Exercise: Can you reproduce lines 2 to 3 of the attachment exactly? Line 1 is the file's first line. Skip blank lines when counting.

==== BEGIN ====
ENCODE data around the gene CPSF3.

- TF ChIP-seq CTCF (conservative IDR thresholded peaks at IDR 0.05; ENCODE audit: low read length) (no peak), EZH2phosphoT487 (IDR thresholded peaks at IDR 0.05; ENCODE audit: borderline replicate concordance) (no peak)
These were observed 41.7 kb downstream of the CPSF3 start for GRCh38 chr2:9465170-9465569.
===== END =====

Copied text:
- TF ChIP-seq CTCF (conservative IDR thresholded peaks at IDR 0.05; ENCODE audit: low read length) (no peak), EZH2phosphoT487 (IDR thresholded peaks at IDR 0.05; ENCODE audit: borderline replicate concordance) (no peak)
These were observed 41.7 kb downstream of the CPSF3 start for GRCh38 chr2:9465170-9465569.